National Association of Postal Supervisors
Legislative/Regulatory Update – April 6, 2011
Tuesday’s House oversight hearing into the tentative APWU contract and postal worker pay fell far from its billing as “Wisconsin Comes to Washington.” House Republicans appeared unready to take on the nation’s largest postal labor union, the Postal Service or the newly-minted labor contract the two have struck.
Prior to the hearing, House Oversight and Government Reform Committee chairman Darrell Issa (R-CA) had warned that his panel would grill Postmaster General Pat Donahoe on why the Postal Service had not sought greater concessions from the American Postal Workers Union during its recently-concluded contract negotiations, resulting in the 4.5 year deal that the Postal Service says secured $3.8 billion in savings. Issa called the APWU negotiations a “missed opportunity” for the Postal Service in relieving its financial burdens.
But at Tuesday’s hearing, more committee Democrats showed up than Republicans. Few of the Republican panel members asked tough questions about the labor contract. Some even denied that the hearing was intended as an assault upon labor. Democrats extolled the virtues of the Postal Service and postal workers and asked why business mailers were receiving as much as $4.5 billion in postage discounts.
The only clash came during a heated exchange between APWU President Clliff Guffey and postal oversight subcommittee chairman Dennis Ross (R-FL) over Ross’ accusation that APWU was paying its members to vote for the contract. Ross charged that the APWU website was promoting incentive payments to locals to vote for the contract. Guffey denied the charge, explaining that the union was encouraging locals to participate in the ratification vote, not telling them which way to vote.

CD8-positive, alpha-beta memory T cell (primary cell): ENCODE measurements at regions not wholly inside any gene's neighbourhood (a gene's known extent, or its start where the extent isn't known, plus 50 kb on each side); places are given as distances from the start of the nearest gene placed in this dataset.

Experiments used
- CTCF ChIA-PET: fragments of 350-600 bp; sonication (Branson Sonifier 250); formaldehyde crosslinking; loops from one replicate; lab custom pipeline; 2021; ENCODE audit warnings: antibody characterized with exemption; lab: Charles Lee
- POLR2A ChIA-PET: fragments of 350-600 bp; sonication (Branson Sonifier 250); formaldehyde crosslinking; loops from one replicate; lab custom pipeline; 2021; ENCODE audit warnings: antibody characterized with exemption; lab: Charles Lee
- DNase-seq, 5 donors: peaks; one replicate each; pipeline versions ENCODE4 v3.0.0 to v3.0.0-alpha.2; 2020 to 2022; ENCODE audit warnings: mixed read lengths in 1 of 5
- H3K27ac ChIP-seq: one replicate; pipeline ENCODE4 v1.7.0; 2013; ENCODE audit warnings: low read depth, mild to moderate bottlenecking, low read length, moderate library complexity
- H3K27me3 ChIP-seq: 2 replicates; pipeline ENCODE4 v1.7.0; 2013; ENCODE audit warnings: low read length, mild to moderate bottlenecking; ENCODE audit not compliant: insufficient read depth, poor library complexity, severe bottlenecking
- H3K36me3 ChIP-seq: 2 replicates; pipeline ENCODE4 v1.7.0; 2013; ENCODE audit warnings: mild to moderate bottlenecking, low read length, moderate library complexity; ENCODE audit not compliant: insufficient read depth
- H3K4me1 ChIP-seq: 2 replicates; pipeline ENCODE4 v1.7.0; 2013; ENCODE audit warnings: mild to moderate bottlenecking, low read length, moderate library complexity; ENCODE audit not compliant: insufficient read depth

USPS representatives stressed the need for Congressional relief from the blunder Congress made in a 2006 law requiring USPS to pre-fund future retiree healthcare payments at such an excessive rate, pushing the Postal Service toward insolvency. Donahoe said realignment of the prefunding payments was “the big issue” demanding Congressional attention.
The only way to get the Postal Service back on track, Donahoe said, was for Congress to change the laws governing its pension and retiree health benefit payments. The “big money” would come from reforming the retiree benefit system and getting rid of Saturday delivery, he said.
Donahoe, Board of Governors Chairman Louis J. Giuliano, and Governor Jim Miller repeatedly stressed the importance of the increased worker flexibility within the union contract, permitting USPS to use up to 20% part-time workers in clerical work, and up to 10% in vehicle maintenance divisions. The previous contract had set a 5.9% limit. The new arrangement takes a more flexible approach to part-time and full time workers, who could have their work patterns vary from week to week depending on requirements.
NAPS Legislative Counsel